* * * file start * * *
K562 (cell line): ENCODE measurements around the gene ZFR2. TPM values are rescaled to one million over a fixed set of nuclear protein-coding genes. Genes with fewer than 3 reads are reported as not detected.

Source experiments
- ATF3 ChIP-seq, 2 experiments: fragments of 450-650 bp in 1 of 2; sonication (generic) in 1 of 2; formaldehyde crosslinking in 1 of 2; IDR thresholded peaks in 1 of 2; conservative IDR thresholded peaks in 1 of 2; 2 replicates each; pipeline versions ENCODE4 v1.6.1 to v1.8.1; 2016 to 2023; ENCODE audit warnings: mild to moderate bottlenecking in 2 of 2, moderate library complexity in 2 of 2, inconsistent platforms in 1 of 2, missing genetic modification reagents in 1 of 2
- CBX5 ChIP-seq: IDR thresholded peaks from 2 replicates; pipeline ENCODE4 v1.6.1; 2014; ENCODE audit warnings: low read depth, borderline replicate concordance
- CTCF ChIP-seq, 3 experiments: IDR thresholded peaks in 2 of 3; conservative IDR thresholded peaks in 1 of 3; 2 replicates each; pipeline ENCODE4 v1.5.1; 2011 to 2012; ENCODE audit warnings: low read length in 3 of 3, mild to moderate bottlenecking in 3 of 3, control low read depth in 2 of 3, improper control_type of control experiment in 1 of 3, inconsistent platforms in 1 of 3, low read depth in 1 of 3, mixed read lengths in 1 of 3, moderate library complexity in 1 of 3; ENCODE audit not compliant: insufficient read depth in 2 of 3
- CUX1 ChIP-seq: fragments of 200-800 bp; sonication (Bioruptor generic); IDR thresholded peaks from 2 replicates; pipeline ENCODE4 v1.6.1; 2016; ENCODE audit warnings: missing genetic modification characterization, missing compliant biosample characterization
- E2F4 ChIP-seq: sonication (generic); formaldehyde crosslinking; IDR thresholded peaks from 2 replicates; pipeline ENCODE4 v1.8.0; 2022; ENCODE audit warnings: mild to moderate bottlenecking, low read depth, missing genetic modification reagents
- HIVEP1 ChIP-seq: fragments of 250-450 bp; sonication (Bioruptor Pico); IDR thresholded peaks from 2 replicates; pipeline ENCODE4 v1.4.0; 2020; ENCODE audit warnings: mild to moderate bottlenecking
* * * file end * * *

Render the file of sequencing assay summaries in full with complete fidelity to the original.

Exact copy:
K562 (cell line): ENCODE measurements around the gene ZFR2. TPM values are rescaled to one million over a fixed set of nuclear protein-coding genes. Genes with fewer than 3 reads are reported as not detected.

Source experiments
- ATF3 ChIP-seq, 2 experiments: fragments of 450-650 bp in 1 of 2; sonication (generic) in 1 of 2; formaldehyde crosslinking in 1 of 2; IDR thresholded peaks in 1 of 2; conservative IDR thresholded peaks in 1 of 2; 2 replicates each; pipeline versions ENCODE4 v1.6.1 to v1.8.1; 2016 to 2023; ENCODE audit warnings: mild to moderate bottlenecking in 2 of 2, moderate library complexity in 2 of 2, inconsistent platforms in 1 of 2, missing genetic modification reagents in 1 of 2
- CBX5 ChIP-seq: IDR thresholded peaks from 2 replicates; pipeline ENCODE4 v1.6.1; 2014; ENCODE audit warnings: low read depth, borderline replicate concordance
- CTCF ChIP-seq, 3 experiments: IDR thresholded peaks in 2 of 3; conservative IDR thresholded peaks in 1 of 3; 2 replicates each; pipeline ENCODE4 v1.5.1; 2011 to 2012; ENCODE audit warnings: low read length in 3 of 3, mild to moderate bottlenecking in 3 of 3, control low read depth in 2 of 3, improper control_type of control experiment in 1 of 3, inconsistent platforms in 1 of 3, low read depth in 1 of 3, mixed read lengths in 1 of 3, moderate library complexity in 1 of 3; ENCODE audit not compliant: insufficient read depth in 2 of 3
- CUX1 ChIP-seq: fragments of 200-800 bp; sonication (Bioruptor generic); IDR thresholded peaks from 2 replicates; pipeline ENCODE4 v1.6.1; 2016; ENCODE audit warnings: missing genetic modification characterization, missing compliant biosample characterization
- E2F4 ChIP-seq: sonication (generic); formaldehyde crosslinking; IDR thresholded peaks from 2 replicates; pipeline ENCODE4 v1.8.0; 2022; ENCODE audit warnings: mild to moderate bottlenecking, low read depth, missing genetic modification reagents
- HIVEP1 ChIP-seq: fragments of 250-450 bp; sonication (Bioruptor Pico); IDR thresholded peaks from 2 replicates; pipeline ENCODE4 v1.4.0; 2020; ENCODE audit warnings: mild to moderate bottlenecking